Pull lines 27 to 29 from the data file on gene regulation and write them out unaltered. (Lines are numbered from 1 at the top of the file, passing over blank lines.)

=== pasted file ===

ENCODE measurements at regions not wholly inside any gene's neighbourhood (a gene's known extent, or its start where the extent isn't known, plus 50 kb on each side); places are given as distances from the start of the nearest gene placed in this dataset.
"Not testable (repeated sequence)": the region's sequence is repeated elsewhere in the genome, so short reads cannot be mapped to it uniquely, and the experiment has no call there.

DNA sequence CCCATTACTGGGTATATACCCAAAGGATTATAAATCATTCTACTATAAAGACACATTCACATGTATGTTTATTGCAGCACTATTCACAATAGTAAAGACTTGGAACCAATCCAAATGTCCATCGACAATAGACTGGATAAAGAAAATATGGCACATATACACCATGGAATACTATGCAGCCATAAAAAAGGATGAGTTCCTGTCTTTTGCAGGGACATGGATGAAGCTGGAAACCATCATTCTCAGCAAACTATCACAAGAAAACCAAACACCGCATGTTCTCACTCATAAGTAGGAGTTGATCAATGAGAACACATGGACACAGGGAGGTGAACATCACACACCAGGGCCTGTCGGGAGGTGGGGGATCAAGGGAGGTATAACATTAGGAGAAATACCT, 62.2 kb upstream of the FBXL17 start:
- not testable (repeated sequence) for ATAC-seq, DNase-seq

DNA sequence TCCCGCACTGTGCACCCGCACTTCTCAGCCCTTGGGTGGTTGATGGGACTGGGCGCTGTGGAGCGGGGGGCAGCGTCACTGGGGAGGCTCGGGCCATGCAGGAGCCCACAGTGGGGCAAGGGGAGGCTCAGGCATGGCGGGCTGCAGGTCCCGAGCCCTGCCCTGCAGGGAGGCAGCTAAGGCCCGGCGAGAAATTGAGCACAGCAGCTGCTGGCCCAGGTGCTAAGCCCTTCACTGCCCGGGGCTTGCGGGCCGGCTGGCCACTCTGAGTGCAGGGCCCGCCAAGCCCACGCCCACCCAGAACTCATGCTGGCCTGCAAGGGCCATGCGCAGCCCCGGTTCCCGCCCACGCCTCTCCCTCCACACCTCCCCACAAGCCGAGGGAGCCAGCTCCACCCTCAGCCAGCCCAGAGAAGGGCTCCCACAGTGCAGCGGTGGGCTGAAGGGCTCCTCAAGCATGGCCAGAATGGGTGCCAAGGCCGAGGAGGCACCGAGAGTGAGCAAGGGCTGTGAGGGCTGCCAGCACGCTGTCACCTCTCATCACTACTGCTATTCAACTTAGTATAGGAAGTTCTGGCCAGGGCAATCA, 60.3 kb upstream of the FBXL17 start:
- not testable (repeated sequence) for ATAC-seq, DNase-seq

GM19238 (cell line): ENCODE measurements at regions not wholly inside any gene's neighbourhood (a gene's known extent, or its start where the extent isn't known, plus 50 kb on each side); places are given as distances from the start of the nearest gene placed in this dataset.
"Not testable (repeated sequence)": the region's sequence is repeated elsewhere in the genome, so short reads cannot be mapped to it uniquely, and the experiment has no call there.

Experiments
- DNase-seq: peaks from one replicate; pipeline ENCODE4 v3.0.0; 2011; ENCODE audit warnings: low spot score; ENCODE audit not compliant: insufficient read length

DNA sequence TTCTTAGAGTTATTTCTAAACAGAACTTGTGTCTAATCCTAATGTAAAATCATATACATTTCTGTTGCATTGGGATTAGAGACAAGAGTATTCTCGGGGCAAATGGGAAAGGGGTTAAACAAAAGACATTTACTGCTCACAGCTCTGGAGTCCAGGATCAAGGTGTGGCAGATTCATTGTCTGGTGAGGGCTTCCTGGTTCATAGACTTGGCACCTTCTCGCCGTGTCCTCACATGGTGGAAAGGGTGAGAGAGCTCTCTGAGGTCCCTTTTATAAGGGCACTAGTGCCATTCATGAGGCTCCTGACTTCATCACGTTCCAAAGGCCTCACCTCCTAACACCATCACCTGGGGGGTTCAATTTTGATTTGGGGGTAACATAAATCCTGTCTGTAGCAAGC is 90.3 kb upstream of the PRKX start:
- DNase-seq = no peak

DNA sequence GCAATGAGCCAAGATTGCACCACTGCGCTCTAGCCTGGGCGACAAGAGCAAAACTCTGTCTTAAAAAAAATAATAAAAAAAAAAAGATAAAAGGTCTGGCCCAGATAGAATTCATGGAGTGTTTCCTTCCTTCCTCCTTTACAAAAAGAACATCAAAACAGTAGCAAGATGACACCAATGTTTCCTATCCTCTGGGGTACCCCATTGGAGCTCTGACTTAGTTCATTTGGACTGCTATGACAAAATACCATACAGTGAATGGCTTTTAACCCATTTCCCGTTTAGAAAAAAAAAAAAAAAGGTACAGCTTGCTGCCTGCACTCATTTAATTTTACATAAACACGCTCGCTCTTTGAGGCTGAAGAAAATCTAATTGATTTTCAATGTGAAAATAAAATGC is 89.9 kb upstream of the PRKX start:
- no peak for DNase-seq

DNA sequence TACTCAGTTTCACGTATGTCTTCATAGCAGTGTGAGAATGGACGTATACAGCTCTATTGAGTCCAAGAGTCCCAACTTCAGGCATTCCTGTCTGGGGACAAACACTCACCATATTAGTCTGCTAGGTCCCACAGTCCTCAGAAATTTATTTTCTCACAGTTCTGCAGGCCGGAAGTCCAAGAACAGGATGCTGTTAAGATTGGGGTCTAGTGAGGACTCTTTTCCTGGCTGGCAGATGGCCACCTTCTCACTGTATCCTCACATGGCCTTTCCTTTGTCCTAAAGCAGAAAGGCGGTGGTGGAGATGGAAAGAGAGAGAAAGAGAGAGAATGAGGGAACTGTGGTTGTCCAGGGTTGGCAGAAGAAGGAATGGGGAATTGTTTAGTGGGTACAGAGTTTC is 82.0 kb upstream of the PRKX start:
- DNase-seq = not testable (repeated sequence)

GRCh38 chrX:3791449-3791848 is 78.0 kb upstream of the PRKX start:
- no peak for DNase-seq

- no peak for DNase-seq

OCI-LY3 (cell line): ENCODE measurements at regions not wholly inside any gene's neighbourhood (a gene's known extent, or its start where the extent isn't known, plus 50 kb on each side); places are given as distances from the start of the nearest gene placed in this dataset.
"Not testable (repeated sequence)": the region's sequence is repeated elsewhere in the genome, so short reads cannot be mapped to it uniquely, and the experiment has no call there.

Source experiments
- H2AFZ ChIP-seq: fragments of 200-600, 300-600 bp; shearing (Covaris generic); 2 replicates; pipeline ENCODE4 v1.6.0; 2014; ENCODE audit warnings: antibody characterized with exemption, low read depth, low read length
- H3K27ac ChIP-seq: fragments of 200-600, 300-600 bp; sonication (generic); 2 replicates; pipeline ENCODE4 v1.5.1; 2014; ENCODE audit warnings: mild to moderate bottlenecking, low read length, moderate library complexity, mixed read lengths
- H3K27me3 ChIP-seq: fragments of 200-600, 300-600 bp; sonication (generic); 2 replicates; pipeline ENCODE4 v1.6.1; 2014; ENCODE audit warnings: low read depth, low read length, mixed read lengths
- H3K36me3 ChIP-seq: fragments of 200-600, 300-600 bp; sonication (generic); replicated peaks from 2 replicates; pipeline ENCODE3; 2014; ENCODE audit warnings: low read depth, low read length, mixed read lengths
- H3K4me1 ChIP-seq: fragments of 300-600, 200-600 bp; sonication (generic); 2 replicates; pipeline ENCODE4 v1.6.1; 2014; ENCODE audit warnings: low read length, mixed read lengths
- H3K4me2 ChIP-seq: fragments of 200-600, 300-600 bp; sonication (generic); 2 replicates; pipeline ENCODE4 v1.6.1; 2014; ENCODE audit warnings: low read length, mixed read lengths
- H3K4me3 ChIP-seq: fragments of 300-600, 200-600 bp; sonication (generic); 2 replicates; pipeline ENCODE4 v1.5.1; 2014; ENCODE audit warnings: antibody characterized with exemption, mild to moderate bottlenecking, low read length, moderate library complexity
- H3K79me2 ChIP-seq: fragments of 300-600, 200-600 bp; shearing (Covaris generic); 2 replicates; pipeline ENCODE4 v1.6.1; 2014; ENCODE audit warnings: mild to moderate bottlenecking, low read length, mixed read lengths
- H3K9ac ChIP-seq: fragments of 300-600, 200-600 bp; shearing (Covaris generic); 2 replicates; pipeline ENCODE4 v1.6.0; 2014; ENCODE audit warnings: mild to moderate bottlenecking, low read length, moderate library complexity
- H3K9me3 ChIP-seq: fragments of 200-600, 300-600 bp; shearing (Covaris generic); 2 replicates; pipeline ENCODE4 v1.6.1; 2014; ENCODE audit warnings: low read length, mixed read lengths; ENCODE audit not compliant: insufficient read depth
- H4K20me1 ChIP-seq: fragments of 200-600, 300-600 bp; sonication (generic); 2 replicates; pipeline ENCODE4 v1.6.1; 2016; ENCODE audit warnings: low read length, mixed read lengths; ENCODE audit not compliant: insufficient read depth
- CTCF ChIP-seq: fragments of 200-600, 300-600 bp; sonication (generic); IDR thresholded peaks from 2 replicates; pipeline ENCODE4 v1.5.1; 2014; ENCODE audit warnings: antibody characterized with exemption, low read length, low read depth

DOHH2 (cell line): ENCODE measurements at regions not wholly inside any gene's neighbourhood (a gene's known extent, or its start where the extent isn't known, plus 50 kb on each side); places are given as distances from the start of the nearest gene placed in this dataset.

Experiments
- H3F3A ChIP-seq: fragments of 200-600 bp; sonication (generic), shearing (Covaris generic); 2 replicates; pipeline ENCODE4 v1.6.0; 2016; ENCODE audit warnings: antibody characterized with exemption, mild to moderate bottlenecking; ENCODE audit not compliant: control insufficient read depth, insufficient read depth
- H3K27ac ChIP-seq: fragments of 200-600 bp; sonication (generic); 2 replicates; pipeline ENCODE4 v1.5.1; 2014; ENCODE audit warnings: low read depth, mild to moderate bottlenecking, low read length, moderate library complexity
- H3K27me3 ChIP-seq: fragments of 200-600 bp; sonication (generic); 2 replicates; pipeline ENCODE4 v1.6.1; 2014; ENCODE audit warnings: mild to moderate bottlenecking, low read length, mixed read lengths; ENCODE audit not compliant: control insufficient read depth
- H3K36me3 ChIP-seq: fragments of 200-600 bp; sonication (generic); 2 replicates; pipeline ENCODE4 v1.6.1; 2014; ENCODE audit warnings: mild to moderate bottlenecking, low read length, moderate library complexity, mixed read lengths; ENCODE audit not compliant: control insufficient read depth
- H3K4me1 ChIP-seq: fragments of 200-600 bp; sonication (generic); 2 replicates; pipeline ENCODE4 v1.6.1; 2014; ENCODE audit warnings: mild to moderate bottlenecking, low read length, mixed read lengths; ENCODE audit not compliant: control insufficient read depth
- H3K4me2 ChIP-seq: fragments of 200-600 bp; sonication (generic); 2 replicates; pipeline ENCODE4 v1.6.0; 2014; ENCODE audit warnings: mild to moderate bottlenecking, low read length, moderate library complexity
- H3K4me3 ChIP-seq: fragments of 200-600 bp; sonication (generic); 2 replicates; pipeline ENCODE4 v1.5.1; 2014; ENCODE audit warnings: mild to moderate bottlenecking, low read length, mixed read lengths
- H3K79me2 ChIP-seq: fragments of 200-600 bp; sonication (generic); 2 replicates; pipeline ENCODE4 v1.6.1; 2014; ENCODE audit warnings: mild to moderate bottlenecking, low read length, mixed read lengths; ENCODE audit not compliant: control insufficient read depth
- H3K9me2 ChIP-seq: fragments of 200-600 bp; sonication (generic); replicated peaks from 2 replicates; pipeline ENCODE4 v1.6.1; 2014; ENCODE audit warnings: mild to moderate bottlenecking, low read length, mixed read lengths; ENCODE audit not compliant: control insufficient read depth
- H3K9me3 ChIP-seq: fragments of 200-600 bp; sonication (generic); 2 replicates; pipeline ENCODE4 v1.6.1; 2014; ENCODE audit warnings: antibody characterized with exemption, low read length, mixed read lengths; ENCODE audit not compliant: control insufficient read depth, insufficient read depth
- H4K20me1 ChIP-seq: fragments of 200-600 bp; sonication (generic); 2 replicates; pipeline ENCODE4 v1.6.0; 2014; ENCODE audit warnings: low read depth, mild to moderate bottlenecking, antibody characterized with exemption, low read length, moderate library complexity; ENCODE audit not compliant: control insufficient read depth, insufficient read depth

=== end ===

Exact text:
- H3K4me1 ChIP-seq: fragments of 300-600, 200-600 bp; sonication (generic); 2 replicates; pipeline ENCODE4 v1.6.1; 2014; ENCODE audit warnings: low read length, mixed read lengths
- H3K4me2 ChIP-seq: fragments of 200-600, 300-600 bp; sonication (generic); 2 replicates; pipeline ENCODE4 v1.6.1; 2014; ENCODE audit warnings: low read length, mixed read lengths
- H3K4me3 ChIP-seq: fragments of 300-600, 200-600 bp; sonication (generic); 2 replicates; pipeline ENCODE4 v1.5.1; 2014; ENCODE audit warnings: antibody characterized with exemption, mild to moderate bottlenecking, low read length, moderate library complexity